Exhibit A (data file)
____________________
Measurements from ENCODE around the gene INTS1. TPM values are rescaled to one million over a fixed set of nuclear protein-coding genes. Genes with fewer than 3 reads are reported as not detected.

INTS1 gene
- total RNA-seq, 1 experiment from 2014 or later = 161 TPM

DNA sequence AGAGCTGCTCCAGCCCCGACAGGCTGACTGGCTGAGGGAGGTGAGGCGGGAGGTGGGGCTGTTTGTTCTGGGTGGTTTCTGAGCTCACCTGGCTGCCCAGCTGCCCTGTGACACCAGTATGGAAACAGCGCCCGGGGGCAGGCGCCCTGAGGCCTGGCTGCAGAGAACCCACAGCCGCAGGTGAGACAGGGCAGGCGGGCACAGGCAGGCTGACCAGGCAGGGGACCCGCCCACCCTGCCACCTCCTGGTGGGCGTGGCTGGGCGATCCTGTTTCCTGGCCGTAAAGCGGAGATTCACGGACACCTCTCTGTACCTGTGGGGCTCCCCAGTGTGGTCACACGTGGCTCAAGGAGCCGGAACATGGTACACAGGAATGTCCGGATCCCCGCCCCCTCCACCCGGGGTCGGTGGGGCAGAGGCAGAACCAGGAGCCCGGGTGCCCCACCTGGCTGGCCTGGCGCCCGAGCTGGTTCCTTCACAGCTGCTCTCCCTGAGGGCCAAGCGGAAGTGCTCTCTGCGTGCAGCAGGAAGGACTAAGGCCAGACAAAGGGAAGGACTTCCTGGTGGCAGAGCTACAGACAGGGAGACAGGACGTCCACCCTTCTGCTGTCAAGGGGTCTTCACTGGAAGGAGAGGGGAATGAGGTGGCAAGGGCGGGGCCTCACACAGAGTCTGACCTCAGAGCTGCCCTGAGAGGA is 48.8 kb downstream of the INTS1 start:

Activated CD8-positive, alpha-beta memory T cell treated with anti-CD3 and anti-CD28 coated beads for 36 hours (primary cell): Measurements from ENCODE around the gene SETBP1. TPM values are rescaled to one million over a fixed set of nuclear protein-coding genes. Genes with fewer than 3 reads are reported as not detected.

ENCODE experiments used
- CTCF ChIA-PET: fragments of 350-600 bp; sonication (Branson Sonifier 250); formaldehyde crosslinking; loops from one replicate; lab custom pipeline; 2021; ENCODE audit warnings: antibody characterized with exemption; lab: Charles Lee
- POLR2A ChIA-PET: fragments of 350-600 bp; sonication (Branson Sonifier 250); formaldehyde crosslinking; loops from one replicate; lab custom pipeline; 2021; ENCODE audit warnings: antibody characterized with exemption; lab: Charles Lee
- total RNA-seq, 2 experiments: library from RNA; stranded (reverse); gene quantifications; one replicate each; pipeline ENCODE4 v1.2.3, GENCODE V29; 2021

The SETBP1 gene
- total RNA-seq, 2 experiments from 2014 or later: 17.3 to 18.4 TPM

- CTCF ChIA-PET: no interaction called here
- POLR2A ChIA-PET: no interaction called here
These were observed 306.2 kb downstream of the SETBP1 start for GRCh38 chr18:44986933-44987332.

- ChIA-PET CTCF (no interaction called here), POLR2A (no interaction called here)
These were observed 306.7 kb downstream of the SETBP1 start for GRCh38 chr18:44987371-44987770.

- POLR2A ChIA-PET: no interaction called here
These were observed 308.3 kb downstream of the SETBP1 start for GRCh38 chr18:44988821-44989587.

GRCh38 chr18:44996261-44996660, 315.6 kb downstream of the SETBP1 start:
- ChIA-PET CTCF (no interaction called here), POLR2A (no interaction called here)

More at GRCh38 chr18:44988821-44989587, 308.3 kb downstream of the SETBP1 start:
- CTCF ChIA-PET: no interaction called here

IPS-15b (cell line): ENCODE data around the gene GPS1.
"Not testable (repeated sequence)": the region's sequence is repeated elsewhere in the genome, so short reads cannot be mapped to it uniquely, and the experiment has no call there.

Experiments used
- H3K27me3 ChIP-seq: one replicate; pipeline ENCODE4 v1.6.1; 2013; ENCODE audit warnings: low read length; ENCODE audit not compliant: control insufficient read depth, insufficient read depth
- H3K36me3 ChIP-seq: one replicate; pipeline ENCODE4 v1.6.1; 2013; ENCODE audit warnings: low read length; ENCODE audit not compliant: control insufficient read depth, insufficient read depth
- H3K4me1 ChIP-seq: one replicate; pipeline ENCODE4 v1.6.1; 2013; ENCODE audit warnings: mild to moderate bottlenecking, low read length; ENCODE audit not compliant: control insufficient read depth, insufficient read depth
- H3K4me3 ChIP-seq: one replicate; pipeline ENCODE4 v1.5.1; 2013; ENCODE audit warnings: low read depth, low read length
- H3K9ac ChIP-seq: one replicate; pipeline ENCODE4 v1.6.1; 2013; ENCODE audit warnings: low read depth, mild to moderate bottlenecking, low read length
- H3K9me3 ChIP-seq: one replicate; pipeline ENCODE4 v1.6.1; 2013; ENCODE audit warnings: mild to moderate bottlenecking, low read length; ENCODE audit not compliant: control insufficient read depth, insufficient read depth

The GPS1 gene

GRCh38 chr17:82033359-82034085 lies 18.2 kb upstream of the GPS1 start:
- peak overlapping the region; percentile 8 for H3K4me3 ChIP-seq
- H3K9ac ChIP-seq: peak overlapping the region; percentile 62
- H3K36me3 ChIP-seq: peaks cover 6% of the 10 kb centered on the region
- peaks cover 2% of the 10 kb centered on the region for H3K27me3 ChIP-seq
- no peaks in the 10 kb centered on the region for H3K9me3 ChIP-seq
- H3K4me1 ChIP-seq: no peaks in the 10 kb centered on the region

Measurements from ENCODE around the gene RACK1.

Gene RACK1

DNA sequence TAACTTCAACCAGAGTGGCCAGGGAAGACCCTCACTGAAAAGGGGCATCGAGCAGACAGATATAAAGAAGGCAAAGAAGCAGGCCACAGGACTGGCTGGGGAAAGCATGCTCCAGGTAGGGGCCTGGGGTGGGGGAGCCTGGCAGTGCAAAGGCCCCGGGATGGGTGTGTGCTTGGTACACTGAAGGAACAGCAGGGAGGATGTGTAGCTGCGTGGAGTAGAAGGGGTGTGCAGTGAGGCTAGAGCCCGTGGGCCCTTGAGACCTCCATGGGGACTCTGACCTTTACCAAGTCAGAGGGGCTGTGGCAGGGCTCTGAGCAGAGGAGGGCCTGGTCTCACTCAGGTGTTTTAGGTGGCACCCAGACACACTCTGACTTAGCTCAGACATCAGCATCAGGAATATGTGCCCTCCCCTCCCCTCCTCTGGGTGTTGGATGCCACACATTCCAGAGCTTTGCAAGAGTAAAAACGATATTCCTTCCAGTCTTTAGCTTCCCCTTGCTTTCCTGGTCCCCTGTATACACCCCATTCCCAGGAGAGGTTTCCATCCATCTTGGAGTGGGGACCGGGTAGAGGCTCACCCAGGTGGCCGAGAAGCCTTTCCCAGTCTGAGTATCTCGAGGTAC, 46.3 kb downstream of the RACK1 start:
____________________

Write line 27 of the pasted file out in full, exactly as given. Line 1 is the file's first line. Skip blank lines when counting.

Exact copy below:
- H3K36me3 ChIP-seq: one replicate; pipeline ENCODE4 v1.6.1; 2013; ENCODE audit warnings: low read length; ENCODE audit not compliant: control insufficient read depth, insufficient read depth